HBO Releases Trailer for Phelps-Narrated and Produced Doc ‘The Weight of Gold’

The first trailer for The Weight of Gold, an HBO Sports documentary narrated and executive-produced by Michael Phelps that examines the mental health obstacles Olympians face, was released Monday.  The film, which the multimedia giant acquired the North American streaming rights for last month, will debut on HBO and be available via streaming on HBO Max on Wednesday, July 29 at 9:00 PM Eastern Time.

Unsurprisingly, given his role as narrator and executive producer, Phelps is featured prominently in the trailer, including both the opening and closing frames.  Alongside several familiar Olympic faces, such as snowboarding legend Shaun White, figure skater Sasha Cohen, and speed skater Apolo Ohno, Phelps describes athletes feeling “lost” after the Olympics, stating “a good 80%–maybe more–go through some kind of post-Olympic depression”.

The film also includes interviews with gold medal diver David Boudia, Lolo Jones, Jeremy Bloom, Bode Miller, Gracie Gold, Katie Uhlaender, Linda Peterson (mother of Jeret “Speedy” Peterson, who committed suicide in 2011), and posthumously, Steven Holcomb (who died from a combination of sleeping pills and alcohol in 2017).

Phelps’ involvement in the documentary aligns with his continued openness about managing his mental health during and following his journey to become the most decorated Olympian of all time.  In May, the retired superstar provided a raw account to ESPN’s Wayne Drehs on his mental health struggles during the COVID-19 pandemic.  Phelps is also a strategic partner with Talkspace, an online and mobile therapy company where users can speak with a licensed therapist remotely.

Here’s the trailer for The Weight of Gold:

In This Story

Leave a Reply

Notify of

oldest most voted
Inline Feedbacks
View all comments
3 years ago

will this be available in Australia?

3 years ago

It’s not just the weight of gold. It’s the weight of any elite athletic career it comes to a halt after college, or injury, or age. Or Covid. Lots of athletes struggle mentally at the end of their careers.

Corn Pop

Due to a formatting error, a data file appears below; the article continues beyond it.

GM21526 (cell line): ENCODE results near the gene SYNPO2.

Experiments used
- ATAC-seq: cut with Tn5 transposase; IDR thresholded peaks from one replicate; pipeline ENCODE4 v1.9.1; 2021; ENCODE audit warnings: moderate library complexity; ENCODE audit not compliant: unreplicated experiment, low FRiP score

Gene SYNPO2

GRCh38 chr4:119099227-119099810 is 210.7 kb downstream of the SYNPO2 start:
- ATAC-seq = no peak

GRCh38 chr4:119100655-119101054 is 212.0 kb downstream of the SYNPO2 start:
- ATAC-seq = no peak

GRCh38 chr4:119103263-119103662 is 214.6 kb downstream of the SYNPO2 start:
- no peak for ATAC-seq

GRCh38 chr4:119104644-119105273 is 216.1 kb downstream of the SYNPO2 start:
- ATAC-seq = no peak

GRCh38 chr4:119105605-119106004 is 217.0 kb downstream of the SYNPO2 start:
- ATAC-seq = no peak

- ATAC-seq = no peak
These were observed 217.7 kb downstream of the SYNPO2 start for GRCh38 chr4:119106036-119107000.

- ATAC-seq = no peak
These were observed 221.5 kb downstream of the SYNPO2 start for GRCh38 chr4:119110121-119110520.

3 years ago

But still there are things you need to make elite level & very very few people have had them . All of these ppl have had those & now they whine .

Reply to  Corn Pop
3 years ago

Imagine living your life being this unemphathetic and narrow-minded. When you see someone suffer, is always the first thing that comes to your mind is, “stop whining you puss”?

Reply to  Corn Pop
3 years ago

I would encourage you to be read and learn more about mental health. Anyone can have mental healthy issues no matter how much they have or what they have accomplished. I don’t think any of them are whining. They are talking about their experiences in an attempt to help others and heal. There is still an incredible stigma against mental health issues. It is commendable that so many athletes and others are sharing their struggles. Can you imagine how much a struggling swimmer can benefit from hearing that even Michael Phelps struggles. Knowing you are not alone in your thoughts and feelings is huge. These athletes are trying to make a positive difference. That is something that should be celebrated… Read more »

3 years ago

Always been fascinated with the psychology around what makes high level athletes tick and how that can be amazing yet so brutal to their mental health at the same time. So excited to watch this

Dia Rianda
3 years ago

“We’re human………I don’t think I have to say anything else!” Michael Phelps

The Olympic Movement needs to address human rights issues now. NOW! And …. the United States needs to take the lead on this for its 16 million athletes within the Olympic Movement. If this happens to our most decorated, think what happens to those who fall short. The exploitation of our young to perform on the Olympic stage is at what cost? Athletes, many who begin their journey as children depend on a system that treats them as whole human beings not marketable commodities.

So, sorry this happened to Michael. So grateful he found help before it was too late. Proud of him most for his advocacy.… Read more »

About Morgan Priestley

Morgan Priestley

A Stanford University and Birmingham, Michigan native, Morgan Priestley started writing for SwimSwam in February 2013 on a whim, and is loving that his tendency to follow and over-analyze swim results can finally be put to good use. Morgan swam competitively for 15+ years, primarily excelling in the mid-distance freestyles. While …

Read More »